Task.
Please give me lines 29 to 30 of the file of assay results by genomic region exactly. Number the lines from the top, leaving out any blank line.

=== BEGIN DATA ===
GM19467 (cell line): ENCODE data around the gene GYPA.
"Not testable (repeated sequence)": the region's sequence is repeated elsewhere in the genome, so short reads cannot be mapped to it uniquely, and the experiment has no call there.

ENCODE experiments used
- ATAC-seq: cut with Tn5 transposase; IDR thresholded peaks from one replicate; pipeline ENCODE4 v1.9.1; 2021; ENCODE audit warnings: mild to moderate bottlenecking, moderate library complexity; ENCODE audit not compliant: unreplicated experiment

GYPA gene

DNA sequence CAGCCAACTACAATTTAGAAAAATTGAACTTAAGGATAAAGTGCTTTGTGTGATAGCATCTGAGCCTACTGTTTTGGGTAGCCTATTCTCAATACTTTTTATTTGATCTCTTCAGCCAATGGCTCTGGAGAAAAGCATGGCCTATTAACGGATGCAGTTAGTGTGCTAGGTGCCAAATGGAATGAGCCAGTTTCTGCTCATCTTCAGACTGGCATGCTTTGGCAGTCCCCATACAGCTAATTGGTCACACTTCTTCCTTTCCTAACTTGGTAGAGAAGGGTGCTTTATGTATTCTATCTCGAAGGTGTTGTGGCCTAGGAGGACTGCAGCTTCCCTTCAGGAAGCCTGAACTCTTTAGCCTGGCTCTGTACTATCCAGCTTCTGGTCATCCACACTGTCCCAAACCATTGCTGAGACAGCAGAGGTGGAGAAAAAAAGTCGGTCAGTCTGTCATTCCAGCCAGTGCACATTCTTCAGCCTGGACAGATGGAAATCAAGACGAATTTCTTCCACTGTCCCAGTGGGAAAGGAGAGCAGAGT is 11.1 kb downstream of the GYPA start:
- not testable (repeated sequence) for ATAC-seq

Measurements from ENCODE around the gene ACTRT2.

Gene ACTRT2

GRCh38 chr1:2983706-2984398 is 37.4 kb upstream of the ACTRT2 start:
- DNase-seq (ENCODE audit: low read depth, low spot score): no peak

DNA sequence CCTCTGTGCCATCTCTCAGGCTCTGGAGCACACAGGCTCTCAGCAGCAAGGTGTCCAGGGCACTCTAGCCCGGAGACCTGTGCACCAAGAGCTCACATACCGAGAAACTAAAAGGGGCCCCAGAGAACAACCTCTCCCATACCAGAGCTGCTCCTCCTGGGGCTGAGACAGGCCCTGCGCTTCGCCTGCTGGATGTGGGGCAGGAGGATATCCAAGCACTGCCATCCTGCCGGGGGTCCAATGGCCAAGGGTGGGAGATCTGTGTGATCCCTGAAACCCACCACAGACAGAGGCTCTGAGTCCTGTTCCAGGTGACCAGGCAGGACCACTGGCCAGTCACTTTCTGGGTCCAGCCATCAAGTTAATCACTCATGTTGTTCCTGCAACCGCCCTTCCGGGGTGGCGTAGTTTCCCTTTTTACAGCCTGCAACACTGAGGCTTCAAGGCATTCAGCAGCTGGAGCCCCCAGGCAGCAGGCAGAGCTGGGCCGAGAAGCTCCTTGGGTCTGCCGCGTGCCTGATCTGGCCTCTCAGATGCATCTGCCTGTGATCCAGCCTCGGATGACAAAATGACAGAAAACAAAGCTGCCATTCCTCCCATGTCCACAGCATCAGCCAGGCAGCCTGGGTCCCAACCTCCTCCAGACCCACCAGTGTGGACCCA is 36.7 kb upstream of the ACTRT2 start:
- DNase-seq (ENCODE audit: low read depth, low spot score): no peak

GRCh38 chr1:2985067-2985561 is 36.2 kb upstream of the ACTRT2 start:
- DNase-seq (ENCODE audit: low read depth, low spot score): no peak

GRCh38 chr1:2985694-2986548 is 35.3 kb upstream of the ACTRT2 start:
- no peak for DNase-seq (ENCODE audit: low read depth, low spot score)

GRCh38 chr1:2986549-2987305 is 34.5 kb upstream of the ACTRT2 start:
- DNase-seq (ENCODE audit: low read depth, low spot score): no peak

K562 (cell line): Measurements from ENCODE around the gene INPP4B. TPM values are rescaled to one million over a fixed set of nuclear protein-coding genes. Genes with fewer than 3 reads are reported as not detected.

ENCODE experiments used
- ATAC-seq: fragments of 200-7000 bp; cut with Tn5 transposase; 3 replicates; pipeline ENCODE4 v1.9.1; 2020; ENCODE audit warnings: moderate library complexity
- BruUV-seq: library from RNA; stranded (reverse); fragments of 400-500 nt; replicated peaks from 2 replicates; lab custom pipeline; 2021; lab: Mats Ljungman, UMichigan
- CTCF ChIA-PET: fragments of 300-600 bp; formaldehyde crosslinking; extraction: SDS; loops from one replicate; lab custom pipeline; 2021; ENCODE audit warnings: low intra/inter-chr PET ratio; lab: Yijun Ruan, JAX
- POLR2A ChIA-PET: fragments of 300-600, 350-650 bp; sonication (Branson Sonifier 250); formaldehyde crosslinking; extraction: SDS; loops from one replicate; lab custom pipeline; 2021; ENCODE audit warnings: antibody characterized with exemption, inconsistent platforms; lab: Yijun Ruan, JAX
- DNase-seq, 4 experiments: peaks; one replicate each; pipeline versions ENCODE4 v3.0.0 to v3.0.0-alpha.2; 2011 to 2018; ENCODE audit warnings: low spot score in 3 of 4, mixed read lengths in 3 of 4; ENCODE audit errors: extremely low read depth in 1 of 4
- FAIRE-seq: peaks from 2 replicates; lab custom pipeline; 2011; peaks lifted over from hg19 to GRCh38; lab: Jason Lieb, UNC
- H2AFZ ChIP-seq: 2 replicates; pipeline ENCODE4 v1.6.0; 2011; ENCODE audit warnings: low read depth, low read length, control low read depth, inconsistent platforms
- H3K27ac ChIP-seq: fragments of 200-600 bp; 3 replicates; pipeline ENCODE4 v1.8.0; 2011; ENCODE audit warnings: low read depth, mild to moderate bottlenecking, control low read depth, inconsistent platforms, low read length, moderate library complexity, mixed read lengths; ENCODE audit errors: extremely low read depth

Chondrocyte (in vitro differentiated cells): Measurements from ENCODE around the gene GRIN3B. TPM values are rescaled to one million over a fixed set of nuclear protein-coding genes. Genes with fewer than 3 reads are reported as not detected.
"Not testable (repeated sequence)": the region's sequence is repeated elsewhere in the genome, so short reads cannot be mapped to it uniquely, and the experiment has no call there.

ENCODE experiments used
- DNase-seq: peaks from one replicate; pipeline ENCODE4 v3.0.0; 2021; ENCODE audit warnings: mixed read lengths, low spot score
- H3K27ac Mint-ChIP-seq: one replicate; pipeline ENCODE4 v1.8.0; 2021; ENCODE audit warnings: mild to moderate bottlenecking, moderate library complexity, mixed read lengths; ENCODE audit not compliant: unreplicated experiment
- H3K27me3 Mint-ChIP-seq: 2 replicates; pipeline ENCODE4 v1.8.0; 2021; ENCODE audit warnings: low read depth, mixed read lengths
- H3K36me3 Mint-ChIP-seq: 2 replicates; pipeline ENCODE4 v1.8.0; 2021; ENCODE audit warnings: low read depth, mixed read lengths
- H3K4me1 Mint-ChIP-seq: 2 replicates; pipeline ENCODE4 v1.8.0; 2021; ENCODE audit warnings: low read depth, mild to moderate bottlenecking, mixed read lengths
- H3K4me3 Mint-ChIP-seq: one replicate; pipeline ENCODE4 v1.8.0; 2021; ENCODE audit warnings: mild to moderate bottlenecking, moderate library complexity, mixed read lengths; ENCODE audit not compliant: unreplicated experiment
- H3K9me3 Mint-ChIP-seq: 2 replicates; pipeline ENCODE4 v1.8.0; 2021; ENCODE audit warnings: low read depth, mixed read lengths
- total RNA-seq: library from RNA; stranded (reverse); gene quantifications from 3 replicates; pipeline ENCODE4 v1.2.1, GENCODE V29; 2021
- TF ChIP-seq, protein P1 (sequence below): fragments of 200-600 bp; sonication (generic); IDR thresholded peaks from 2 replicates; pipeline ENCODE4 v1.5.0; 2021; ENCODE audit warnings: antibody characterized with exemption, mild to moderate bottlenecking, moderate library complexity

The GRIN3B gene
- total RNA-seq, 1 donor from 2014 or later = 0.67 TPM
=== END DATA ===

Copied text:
- H3K27ac ChIP-seq: fragments of 200-600 bp; 3 replicates; pipeline ENCODE4 v1.8.0; 2011; ENCODE audit warnings: low read depth, mild to moderate bottlenecking, control low read depth, inconsistent platforms, low read length, moderate library complexity, mixed read lengths; ENCODE audit errors: extremely low read depth

Chondrocyte (in vitro differentiated cells): Measurements from ENCODE around the gene GRIN3B. TPM values are rescaled to one million over a fixed set of nuclear protein-coding genes. Genes with fewer than 3 reads are reported as not detected.